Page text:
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Arrests, jail, accidents can happen in yachting

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Earlier this year, I touched upon the accident investigation surrounding the tragic loss and sinking of the HMS Bounty. The ship sailed from New London, Conn., as Hurricane Sandy was coming up the Eastern seaboard in late October 2012. Two people were killed in that accident, including the ship’s master.



Since that column was published, I received a lot of positive feedback into the coverage. However, what I disturbingly discovered from many of the commenters was a general feeling that “this could never happen to yachts.”



Nothing could be further from the truth.



When I moved from the merchant fleet to yachting many years ago, I distinctly remember being surprised at the level of success that everyone experienced. I am not talking about personal successes or the one-off accomplishments. I am talking about the consistent and ever-increasing triumphs that people in yachting experience. Everyone is always doing excellent all of the time. Not to be a pessimist, but that is impossible.

I am not sure if it is a cultural response, especially since everything in yachting must be at its best all of the time. Alternatively, is it simply a “teenager’s response” when one feels invincible to the world? In either case, we need to pull our collective heads out of the sand. Here are some examples of reality that are very much affecting yachts.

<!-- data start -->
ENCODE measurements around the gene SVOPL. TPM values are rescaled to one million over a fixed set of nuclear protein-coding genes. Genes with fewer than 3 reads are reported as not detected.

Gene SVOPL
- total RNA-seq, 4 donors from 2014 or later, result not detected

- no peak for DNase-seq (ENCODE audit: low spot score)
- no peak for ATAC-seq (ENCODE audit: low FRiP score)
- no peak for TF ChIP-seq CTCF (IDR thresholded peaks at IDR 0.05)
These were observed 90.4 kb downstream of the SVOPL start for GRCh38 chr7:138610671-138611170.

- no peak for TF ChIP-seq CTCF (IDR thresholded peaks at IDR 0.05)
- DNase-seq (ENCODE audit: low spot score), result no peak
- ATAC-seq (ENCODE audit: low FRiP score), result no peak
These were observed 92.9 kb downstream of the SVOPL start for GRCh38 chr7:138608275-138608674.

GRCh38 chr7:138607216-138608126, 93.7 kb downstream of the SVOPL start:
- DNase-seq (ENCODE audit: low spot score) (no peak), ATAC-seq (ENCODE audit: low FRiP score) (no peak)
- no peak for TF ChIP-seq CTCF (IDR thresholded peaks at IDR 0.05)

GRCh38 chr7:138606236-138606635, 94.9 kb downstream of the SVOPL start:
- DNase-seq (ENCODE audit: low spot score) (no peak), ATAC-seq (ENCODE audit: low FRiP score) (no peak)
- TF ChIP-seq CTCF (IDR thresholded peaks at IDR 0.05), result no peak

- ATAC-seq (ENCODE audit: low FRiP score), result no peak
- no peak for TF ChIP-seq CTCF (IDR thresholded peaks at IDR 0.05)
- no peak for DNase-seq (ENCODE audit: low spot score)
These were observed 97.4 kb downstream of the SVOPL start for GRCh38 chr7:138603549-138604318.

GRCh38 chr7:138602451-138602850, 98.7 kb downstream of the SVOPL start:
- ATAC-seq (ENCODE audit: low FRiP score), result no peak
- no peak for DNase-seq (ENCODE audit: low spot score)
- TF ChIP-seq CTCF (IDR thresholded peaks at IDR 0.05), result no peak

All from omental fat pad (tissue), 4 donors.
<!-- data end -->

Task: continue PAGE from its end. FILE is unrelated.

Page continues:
Port state control officers in Vancouver, Canada, discovered multiple safety deficiencies during a routine inspection aboard a 130-foot (40m) yacht. Most of the deficiencies were safety-related for fire danger. Excessive oil and oily mixture in the bilges, excessive oil in the engine room, and oil-saturated insulation were noted.



The emergency fire pump was found leaking water. The generators had active lube oil leaks. A fire door in the lazarette could only be opened from one direction, thus causing a severe egress issue.

When the captain was asked why this condition existed, he explained that a major shipyard period was scheduled in three months time. The whole engine room would be fixed then. Canadian authorities disagreed. The yacht was ordered to a repair dock for immediate corrective action.



In the United Kingdom, the captain of a 65-foot (20m) yacht was fined about $5,700 when he fired rocket distress flares when not in need of immediate assistance. While at a harbor festival, the captain fired a rocket that landed on shore and continued to burn. Thankfully, spectators on shore were able to extinguish the subsequent fire. Some time later, two more flares were fired further out amongst moored boats. This action dispatched lifeboat crews to the scene. The captain was found, questioned, and arrested.